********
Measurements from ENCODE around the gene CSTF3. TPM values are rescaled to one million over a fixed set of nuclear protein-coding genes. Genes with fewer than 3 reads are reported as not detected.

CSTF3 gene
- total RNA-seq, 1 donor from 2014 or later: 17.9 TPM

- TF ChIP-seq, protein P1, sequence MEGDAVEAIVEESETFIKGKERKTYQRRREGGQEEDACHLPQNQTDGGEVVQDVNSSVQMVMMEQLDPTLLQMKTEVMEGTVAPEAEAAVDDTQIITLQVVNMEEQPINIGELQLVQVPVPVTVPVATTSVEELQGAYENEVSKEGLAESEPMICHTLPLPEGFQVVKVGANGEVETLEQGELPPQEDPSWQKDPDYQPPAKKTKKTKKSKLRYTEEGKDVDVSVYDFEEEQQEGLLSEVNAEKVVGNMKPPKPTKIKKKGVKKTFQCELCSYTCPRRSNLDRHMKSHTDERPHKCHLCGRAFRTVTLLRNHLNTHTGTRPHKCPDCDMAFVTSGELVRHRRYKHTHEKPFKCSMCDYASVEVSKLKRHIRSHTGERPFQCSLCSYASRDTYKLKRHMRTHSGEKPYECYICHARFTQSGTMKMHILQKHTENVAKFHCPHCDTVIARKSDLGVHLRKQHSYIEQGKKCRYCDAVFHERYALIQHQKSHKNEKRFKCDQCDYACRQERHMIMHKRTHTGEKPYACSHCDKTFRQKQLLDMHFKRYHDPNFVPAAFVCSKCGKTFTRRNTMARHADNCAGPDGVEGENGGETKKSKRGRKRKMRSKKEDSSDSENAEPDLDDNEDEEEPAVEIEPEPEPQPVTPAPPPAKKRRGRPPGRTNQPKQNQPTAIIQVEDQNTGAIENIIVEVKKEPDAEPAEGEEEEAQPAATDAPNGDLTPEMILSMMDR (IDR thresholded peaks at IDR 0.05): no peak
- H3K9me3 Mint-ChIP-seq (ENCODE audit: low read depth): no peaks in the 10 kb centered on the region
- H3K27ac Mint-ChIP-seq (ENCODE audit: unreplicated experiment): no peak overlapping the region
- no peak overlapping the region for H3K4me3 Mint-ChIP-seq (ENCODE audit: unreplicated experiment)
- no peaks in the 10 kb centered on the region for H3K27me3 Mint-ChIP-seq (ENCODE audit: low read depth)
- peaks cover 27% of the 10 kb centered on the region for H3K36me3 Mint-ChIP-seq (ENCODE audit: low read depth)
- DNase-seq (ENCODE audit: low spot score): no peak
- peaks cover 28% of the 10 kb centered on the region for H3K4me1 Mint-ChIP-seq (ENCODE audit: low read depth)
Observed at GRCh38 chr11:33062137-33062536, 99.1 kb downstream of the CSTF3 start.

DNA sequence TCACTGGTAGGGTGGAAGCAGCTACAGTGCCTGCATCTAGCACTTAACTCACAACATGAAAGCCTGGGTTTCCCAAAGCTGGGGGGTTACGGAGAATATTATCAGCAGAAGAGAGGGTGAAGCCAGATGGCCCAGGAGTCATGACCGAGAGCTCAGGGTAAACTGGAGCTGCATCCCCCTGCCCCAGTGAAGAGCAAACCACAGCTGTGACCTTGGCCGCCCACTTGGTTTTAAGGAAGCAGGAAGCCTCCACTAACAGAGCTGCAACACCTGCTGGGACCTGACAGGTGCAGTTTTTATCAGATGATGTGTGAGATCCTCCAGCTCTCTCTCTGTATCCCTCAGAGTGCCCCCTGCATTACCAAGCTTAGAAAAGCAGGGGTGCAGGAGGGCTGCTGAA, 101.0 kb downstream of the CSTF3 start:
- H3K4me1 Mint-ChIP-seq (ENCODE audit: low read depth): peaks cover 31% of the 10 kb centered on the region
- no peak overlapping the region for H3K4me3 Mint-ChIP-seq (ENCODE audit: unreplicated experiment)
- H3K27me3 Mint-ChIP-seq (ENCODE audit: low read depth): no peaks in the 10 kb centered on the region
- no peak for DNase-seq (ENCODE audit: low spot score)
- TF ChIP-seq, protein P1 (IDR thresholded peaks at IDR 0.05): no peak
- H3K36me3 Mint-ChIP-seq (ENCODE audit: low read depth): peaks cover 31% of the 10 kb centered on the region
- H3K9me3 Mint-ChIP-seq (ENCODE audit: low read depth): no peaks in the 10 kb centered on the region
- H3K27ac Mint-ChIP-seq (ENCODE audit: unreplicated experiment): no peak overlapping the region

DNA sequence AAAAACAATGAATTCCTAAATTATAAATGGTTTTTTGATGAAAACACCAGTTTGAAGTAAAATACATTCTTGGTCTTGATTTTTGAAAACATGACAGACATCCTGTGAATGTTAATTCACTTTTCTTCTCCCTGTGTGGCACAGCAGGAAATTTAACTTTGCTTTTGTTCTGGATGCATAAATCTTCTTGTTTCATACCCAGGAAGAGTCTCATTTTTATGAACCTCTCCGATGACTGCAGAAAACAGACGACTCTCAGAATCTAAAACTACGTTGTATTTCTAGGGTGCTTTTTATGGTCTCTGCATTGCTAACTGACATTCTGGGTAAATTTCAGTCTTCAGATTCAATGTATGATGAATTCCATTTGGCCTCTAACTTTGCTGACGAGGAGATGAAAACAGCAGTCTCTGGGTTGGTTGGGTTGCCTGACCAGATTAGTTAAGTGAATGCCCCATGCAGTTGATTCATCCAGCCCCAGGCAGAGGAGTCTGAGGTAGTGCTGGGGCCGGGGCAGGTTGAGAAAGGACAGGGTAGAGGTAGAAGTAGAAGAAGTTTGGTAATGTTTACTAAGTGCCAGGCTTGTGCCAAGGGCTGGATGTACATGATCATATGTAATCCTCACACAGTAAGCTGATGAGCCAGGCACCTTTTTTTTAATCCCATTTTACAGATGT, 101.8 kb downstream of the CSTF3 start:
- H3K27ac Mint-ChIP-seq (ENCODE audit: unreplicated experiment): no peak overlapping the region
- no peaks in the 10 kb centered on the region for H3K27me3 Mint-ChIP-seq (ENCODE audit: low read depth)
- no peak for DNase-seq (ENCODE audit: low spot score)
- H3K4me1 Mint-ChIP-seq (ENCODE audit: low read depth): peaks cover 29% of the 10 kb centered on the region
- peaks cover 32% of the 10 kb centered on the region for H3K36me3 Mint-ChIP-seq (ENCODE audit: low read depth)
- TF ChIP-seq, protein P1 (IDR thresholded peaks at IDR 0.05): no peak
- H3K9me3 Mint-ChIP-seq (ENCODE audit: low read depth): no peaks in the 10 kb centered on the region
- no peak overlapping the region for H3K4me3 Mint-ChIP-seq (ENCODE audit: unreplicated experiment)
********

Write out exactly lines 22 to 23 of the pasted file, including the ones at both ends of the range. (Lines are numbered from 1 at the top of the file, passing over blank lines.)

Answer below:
DNA sequence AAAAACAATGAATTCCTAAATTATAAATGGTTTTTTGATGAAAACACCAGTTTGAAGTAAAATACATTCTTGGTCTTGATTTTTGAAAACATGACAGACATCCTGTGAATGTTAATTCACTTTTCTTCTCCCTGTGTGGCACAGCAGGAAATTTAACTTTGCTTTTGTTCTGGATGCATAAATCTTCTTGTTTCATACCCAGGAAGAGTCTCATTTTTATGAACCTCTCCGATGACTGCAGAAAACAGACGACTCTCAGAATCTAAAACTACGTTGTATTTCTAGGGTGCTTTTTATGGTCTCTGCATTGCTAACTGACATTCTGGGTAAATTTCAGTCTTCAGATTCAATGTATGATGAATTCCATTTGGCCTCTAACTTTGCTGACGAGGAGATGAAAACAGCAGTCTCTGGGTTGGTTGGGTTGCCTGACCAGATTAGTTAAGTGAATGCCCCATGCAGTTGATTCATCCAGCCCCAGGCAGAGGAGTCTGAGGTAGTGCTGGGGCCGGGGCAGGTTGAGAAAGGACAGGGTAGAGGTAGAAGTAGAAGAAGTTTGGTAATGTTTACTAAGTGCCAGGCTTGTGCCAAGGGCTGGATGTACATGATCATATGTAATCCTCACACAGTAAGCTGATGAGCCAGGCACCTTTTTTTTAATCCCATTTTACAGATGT, 101.8 kb downstream of the CSTF3 start:
- H3K27ac Mint-ChIP-seq (ENCODE audit: unreplicated experiment): no peak overlapping the region